Queen Elizabeth II and Prince Philip officially opened the Theatre in March 2011. An urn with the ashes of Actor Ian Richardson was placed in the foundation by his widow and son in 2007.
Shakespeare's New Place

6) Shakespeare's New Place (must see)

In 1597 William Shakespeare was founder of the Lord Chamberlain's Men and a successful playwright. He had left his Birthplace House. He had moved to his newer, larger house, which he had bought for 129 pounds. The New Place (for so it was called) was located on Chapel Street, but a short walk from the Birthplace House on Henley Street.

New Place had been built in the 15th century by Hugh Clopton. The terms "New" or "Newer" as used in Britain are relative and not to be taken literally. One might say, "newer than the pyramids", for example. The New Place had a five gabled, three bayed, half-timbered frontage. Shakespeare rebuilt the frontage and added a gallery.

New Place was pulled down in the late 17th century by the Clopton family who had reacquired the property. The Clopton's newer New Place itself was demolished in 1759. Now New Place is occupied by a garden designed to memorialize Shakespeare's life and work and to allow visitors to develop their own connections with his legacy.

The Great Garden is behind the site where the house once stood. The garden shows sculptures based on Shakespeare's writings. The Knot Garden has been restored using designs which would have been familiar to Shakespeare himself.
Guild Chapel

7) Guild Chapel

"defasyng images in ye chapel". For defacing paintings on the Guild Chapel walls, John Shakespeare, Willam Shakespeare's father, was paid two shillings. Its not a lot, considering the time he put in. Elizabeth I was in office, and she issued an injunction in 1559 to "remove all signs of superstition and idolatry from places of worship."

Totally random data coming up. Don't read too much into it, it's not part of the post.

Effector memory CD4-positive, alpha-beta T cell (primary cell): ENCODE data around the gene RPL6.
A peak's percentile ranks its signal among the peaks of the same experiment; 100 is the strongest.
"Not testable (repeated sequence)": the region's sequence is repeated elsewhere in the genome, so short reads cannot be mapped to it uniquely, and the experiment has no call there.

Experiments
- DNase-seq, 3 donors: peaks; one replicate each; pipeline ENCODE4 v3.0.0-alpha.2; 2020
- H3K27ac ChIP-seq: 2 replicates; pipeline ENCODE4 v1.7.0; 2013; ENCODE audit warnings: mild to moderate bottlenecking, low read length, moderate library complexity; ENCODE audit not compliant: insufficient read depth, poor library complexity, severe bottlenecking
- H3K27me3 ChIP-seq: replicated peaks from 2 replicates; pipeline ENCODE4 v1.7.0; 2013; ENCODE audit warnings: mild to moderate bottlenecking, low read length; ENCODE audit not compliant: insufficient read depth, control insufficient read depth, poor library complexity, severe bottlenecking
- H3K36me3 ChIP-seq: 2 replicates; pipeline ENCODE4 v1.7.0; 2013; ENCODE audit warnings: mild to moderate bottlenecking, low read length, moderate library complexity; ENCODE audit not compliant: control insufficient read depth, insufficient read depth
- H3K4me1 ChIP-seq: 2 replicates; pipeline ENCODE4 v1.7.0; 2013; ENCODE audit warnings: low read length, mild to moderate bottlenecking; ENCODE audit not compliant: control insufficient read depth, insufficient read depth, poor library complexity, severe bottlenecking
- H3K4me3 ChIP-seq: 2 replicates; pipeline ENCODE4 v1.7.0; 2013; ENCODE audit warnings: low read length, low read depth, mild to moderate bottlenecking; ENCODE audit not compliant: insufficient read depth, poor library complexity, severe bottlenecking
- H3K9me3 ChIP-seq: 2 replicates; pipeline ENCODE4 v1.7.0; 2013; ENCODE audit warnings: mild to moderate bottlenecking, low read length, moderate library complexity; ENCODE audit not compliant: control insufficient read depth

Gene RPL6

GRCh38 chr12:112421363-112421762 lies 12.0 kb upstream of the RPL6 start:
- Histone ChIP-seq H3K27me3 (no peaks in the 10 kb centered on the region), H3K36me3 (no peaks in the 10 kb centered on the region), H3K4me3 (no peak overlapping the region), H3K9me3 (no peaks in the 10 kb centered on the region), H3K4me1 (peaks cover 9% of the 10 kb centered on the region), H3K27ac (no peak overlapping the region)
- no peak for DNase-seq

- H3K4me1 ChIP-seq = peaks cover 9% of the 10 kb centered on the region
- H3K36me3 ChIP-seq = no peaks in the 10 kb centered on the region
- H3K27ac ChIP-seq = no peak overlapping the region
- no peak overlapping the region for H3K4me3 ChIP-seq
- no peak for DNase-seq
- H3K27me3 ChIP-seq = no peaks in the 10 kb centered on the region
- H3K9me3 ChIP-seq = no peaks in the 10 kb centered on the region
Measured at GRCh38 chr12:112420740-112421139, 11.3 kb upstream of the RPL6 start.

The Guild Chapel was founded by the Guild of the Holy Cross in 1269. The Chapel stands today on Church Street, across from William Shakespeare's New Place. Hugh Clopton, a former owner of New Place, had presented murals to the Chapel. It is ironic that John Shakespeare made money whitewashing the murals that were funded by Clopton.

The Guild was suppressed during the Reformation. Its property was turned over to the Corporation of Stratford. The murals were uncovered in the 1950s. A major restoration is in progress to restore the mural of Doom over the chancel arch together with the Death Poem. Seen from the outside the Chapel is a plain building with a high tower.

Restored in 1983 by Stephen Dykes Bower, The Chapel has a Grade I listing. It is owned and operated by The Stratford-upon-Avon Town Trust. The Chapel is in use as a chapel, providing services for King Edward VI School.
Shakespeare's Schoolroom and Guildhall

8) Shakespeare's Schoolroom and Guildhall (must see)

Here is an interactive peek into William Shakespeare's childhood and schooling in the 16th century. The Guild of the Holy Cross built the Guildhall in 1420. Over the years more buildings were added, including a schoolhouse, a Chapel and Almshouses. The Guildhall was the headquarter of the Stratford Borough Council from 1553 and 1848.

When the Borough Council left for new digs at the Town Hall, they left the building to the school. The school, known as The King's New school, had been in the Guildhall since 1568. It later became the King Edward VI School (K.E.S.). Three years later seven-year-old William Shakespeare attended his first class. One may assume it was writing.